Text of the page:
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Traditional Japanese Festivals and Foods

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Japan witnesses and celebrates a significantly higher number of festivals than other countries do. The list goes on from religion to harvesting to seasons. Meaning a festival is going on somewhere in Japan always.

That’s why, when it comes to festivals, the Japanese know how to celebrate. Though the celebrations vary from region to region, what they all have in common is that they are all incredibly exciting and entertaining, and everyone is welcome to join in the joy. And where there is a celebration, there is food. Here, too, the Japanese have a rich culture because they have a wide variety of food options for their celebrations. So, here is a list of the 4 most celebrated festivals in Japan, along with the traditional foods they eat during those festivals.

1. Shogatsu or New Year Celebrations

On December 31st, a large crowd gathers at the temples to ring out the old year on enormous bronze bells and to pray for good fortune and prosperity in the coming year. It’s arguably the most significant event in Japan, and women and young girls dress beautifully to celebrate by donning kimonos.

And on January 1st, people typically gather with relatives and eat foods like osechi ryouri, toshikoshi soba, kagami mochi, kuri kinton, etc., which represent the new year.

2. Kanda Matsuri in Tokyo

Kanda Matsuri, one of the most well-known celebrations in Tokyo, honors the shrine of Kanda Myojin and is held annually in the middle of May. Approximately a thousand people walk beside the Mikoshi, or mobile shrines, as they leave the Kanda Myojin in the morning and make their way through the Kanda neighborhood, Nihonbashi, and Akihabara before arriving back at the shrine by dusk.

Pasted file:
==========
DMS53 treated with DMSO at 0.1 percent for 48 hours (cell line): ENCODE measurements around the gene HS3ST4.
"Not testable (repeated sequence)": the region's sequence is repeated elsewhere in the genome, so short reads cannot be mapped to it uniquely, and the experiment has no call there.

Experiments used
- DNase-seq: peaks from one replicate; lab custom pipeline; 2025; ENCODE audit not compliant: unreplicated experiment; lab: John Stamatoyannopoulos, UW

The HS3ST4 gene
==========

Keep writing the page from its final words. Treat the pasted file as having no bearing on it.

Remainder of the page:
3. Gion Matsuri in Kyoto

One of the most celebrated Japanese festivals, Gion Matsuri, lasts the entire month of July. It is the largest parade in Japan, which first took place in the 800s to appease the gods during the coronavirus-like outbreak. The highlight of the festival takes place on the 17th and 24th of July, when a large parade known as “Yamaboko Junko” travels along Kyoto’s Kawaramachi and Oike Streets.

Food and beer are the fuel for the Gion Matsuri. For the delight of hungry travelers, night stalls sell everything from yakitori to fish-shaped taiyaki cookies and okonomiyaki pancakes.

4. Awa Odori in Tokushima City

It’s the biggest traditional dance festival that takes place during Obon-Week (the week when it is thought that the spirits of the deceased visit the world, in August in Tokushima City.

Everyone dons summer cotton kimonos and straw hats and dances their way through the streets between the 12th and the 15th of the month. It’s a very beautiful event, with over a million people taking part, and everyone is welcome to attend. And this dance festival is also incomplete without traditional Japanese foods like yakisoba, yakitori, grilled fish, and so on.

Wrapping Up

Though our list ends here, the Japanese celebrate many more traditional, cultural, and religious festivals throughout the year. And whatever festival you go to, you can always find takoyaki (balls of pancake dough filled with octopus), watame (cotton candy), yakitori (brochettes of various types of grilled meat with special sauce), yakisoba (fried buckwheat with vegetables), taiyaki (desserts filled with cake cream), and okonomiyaki (pancakes with various ingredients).